The Absent Traveller: Prākrit Love Poetry from the Gāthāsaptaśatī of Sātavāhana Hāla

The Gathasaptasati may be the oldest extant anthology of poetry from South Asia, containing our very earliest examples of secular verse. Reputed to were compiled via the Satavahana king Hala within the moment century CE, it's a celebrated selection of seven hundred verses in Maharashtri Prakrit, composed within the compact, distilled gatha shape. The anthology has attracted numerous realized commentaries and now, via Arvind Krishna Mehrotra’s acclaimed translation of 207 verses from the anthology, readers of English eventually have entry to its poems. The audio system are more often than not girls and, even if younger or outdated, married or unmarried, they contact as regards to sexuality with frankness, sensitivity and, each now and again, humour, which by no means ceases to surprise.

The Absent visitor comprises a chic and stimulating translator’s observe and an afterword by way of Martha Ann Selby that gives an admirable creation to Prakrit literature typically and the Gathasaptasati specifically.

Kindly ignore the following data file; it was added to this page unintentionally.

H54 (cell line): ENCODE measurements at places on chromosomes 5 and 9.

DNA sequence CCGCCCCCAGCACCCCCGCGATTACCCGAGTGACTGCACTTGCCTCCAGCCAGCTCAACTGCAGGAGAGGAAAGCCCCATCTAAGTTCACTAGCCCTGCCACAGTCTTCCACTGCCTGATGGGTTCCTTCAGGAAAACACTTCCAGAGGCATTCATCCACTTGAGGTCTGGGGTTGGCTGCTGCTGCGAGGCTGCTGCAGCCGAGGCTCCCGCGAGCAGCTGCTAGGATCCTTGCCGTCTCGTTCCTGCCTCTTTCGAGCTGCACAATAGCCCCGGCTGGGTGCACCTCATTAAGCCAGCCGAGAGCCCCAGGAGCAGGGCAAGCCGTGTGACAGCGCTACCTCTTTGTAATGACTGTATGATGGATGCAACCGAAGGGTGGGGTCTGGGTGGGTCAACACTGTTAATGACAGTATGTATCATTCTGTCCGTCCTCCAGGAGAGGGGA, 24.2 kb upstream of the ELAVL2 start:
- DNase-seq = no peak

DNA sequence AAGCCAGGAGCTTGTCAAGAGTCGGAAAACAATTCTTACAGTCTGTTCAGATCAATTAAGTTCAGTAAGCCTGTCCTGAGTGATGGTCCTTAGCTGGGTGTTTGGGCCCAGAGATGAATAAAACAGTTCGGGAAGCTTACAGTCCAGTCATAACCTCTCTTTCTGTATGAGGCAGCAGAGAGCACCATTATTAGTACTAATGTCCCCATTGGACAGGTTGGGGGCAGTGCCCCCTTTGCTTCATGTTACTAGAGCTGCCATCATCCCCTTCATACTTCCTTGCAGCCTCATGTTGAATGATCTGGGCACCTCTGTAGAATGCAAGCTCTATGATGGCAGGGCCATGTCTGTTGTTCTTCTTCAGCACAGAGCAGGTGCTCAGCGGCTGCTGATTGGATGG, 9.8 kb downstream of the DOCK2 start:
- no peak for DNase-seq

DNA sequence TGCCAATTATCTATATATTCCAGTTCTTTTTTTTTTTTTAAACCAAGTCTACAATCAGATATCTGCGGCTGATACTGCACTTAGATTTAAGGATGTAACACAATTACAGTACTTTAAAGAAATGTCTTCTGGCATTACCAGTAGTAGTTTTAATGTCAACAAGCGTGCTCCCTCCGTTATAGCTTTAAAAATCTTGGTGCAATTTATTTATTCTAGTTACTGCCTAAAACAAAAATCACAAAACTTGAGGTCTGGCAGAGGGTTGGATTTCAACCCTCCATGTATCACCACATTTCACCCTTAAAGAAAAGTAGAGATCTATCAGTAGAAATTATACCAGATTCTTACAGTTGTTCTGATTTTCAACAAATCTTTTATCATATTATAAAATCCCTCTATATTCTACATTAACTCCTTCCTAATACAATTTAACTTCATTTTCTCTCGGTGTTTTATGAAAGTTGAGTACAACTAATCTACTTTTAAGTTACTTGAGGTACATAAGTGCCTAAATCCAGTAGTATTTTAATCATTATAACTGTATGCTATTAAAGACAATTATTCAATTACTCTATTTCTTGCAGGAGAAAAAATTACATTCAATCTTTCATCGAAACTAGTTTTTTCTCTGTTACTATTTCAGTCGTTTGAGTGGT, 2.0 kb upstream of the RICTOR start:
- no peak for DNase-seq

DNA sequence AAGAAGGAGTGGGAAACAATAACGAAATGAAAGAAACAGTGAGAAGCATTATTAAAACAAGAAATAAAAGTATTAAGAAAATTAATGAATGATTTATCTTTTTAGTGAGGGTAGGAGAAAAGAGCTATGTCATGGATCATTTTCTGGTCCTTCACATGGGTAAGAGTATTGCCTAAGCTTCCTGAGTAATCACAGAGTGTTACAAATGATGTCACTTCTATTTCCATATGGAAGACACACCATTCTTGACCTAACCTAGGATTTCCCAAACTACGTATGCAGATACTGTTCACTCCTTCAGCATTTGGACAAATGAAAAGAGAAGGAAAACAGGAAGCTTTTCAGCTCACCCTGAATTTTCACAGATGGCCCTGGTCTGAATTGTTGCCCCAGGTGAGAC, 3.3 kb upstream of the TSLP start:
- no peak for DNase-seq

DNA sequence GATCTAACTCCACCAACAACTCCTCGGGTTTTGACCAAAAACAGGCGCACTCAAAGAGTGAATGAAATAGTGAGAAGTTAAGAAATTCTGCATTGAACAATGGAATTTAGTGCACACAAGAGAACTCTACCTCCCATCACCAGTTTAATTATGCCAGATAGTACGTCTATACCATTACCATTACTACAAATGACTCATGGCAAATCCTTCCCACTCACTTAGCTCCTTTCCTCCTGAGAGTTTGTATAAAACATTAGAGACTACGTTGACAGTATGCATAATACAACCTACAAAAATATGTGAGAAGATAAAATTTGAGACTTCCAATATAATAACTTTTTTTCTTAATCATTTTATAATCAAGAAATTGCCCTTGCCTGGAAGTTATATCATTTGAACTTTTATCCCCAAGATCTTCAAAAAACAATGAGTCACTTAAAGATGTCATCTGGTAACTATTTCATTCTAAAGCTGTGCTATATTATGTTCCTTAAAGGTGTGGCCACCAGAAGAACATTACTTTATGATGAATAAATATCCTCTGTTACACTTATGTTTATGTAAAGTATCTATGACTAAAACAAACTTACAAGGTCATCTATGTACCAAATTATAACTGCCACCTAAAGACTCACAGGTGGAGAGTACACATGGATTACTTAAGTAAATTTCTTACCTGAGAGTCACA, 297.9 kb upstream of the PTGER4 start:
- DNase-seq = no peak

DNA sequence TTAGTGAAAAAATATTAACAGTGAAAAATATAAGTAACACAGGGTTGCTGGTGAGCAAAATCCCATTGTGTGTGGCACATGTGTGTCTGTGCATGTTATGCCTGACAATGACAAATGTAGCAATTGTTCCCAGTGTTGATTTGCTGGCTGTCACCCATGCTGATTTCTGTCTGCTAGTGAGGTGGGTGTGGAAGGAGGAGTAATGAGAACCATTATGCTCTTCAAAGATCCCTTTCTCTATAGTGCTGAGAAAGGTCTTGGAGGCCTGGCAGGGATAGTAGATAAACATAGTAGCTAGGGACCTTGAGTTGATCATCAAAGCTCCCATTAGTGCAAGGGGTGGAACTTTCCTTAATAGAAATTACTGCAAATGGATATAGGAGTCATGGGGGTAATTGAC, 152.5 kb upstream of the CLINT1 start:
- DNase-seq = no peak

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London: Anvil Press Poetry. Notes to the Poems not like its Tamil cousin, the Prākrit gāthā doesn't have a colophon to provide the poem’s speaker (‘What Her woman good friend Said’) and set the scene (her lover inside of earshot, in the back of a fence). The commentaries at the Gāthāsaptaśatī occasionally disagree on those issues, and i've within the notes less than relied mainly on Gaṅgādhara’s sixteenth-century (? ) paintings to spot the voice and, extra curiously, the purpose at the back of it. The poems are numbered in line with Albrecht Weber’s Das Saptaçatakam des Hāla (Leipzig, 1881), and the references are to the numbers of the poems. The translations as much as Poem 701 have been made up of Mathuranath Sastri’s version, and thereafter from S. A. Jogalekar’s. either variants stick with Weber’s textual content. Poem 2. This introductory gatha is certainly one of nearly eighty-two poems from the Gāthāsaptaśatī in Jayavallabh’s Vajjālaggaṃ (Patwardhan 1969), a Prākrit anthology compiled among the 8th and fourteenth centuries. Poem nine. the 1st of numerous poems on trysting-places (saṃketa-sthāna). The heroine is consoled by way of her woman buddy who exhibits her another rendezvous, a hemp backyard yellow with vegetation; evaluate 693. a few others during this style are 103, 104, a hundred and ten, 295, 402, 550, 628, 676, 769 and 874. For commentatorial methods to those and different rendezvous poems, see Dundas (1985). Poem eleven. The scene at her toes reminds the lady of a coital position—‘the postilion place’ as Flaubert known as it—and therefore the laughter (Gaṅgādhara). Poem 24. Any spouse to any husband, sitting beside her out of a feeling of accountability. Poem 30. The hero, a negative wife-ridden guy, and realizing no greater, misses out on sweeter possibilities. neem: Azadirachta indica; evergreen tree of India and Malaysia; its leaves and bark are sour, and bugs often go away it by myself. Poem 36. an extraordinary instance of a devoted spouse who, regardless of all odds, retains to the directly and slender. Poem forty three. mom: Prākrit mae, utilized in the feel of an older girl. Poem forty nine. The speaker is a swayaṃdūtī, a girl who's her personal go-between. See additionally 335, 550 and 669. Poem fifty two. in line with Mathuranath Sastri, the heroine, having chided her guy for being a terrible lover, takes his place and is quickly exhausted. For as soon as it supplies him whatever to discuss. For a pleasant standpoint on viparītarata or ‘contrary intercourse’, see Ingalls (1965: Intr. 19, par. 10). different verses in this edition are 391, 483 and 656. Poem fifty six. A bawd shows to a consumer that irrespective of how inexpert the fellow, her lady isn't one to whinge (Gaṅgādhara). sirissa: Albizzia lebbek; a wide deciduous tree with an umbrella-shaped crown and aromatic, soft white vegetation. the sphere publications to Indian bushes occasionally quote a couple of traces of Sanskrit poetry of their access at the sirissa. Poem fifty eight. This ambiguous poem is 374 within the Vajjālaggaṃ, the place apparently in ‘The part on Separation’; for a close notice, see Patwardhan (1969: 479-80). Poem 70. ‘What Her lady pal stated’ to a prôshitabhatṛika (a girl whose husband is abroad); for a parallel Caṅkam poem and its dialogue, see Ramanujan (1985: 240).

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